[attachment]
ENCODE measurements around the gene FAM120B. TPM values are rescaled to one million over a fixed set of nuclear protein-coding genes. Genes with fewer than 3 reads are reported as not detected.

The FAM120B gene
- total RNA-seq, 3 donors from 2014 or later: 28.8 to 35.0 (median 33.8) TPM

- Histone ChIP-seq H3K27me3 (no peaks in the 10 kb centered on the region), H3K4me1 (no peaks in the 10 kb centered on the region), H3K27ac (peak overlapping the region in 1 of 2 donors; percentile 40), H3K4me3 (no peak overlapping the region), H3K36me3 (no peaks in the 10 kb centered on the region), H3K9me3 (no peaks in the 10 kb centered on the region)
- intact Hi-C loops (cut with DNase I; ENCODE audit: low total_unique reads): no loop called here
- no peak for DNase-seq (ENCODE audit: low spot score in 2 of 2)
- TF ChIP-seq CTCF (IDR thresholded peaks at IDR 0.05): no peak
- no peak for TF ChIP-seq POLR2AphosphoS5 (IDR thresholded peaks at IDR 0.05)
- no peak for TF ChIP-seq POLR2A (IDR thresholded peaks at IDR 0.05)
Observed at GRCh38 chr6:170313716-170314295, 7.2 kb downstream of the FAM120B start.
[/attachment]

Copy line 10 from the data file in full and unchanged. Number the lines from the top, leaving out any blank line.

Observed at GRCh38 chr6:170313716-170314295, 7.2 kb downstream of the FAM120B start.